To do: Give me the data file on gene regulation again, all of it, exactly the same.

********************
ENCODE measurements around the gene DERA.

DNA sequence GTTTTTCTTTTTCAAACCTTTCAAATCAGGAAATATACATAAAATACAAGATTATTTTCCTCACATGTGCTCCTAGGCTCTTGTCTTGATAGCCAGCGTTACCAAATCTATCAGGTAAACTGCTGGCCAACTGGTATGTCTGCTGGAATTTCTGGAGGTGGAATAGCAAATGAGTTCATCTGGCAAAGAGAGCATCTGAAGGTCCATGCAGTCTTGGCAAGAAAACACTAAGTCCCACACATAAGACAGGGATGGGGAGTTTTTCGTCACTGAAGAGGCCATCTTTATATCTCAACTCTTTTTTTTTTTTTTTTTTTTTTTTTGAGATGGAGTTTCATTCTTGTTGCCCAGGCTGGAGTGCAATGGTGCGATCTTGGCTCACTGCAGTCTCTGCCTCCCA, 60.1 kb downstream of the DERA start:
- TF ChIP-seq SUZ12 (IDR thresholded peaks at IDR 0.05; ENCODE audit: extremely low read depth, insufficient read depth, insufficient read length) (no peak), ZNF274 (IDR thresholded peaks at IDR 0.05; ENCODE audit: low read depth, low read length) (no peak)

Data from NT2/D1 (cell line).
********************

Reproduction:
ENCODE measurements around the gene DERA.

DNA sequence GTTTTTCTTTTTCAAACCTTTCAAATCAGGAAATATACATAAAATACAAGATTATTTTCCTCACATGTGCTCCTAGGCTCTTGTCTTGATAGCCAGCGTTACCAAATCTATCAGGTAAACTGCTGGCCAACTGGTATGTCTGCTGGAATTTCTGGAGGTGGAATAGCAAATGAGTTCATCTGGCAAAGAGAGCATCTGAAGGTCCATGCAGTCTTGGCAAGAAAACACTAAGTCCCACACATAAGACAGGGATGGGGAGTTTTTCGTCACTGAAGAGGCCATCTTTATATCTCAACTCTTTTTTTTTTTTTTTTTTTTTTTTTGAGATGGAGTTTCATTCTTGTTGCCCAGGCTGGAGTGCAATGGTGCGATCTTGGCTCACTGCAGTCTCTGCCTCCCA, 60.1 kb downstream of the DERA start:
- TF ChIP-seq SUZ12 (IDR thresholded peaks at IDR 0.05; ENCODE audit: extremely low read depth, insufficient read depth, insufficient read length) (no peak), ZNF274 (IDR thresholded peaks at IDR 0.05; ENCODE audit: low read depth, low read length) (no peak)

Data from NT2/D1 (cell line).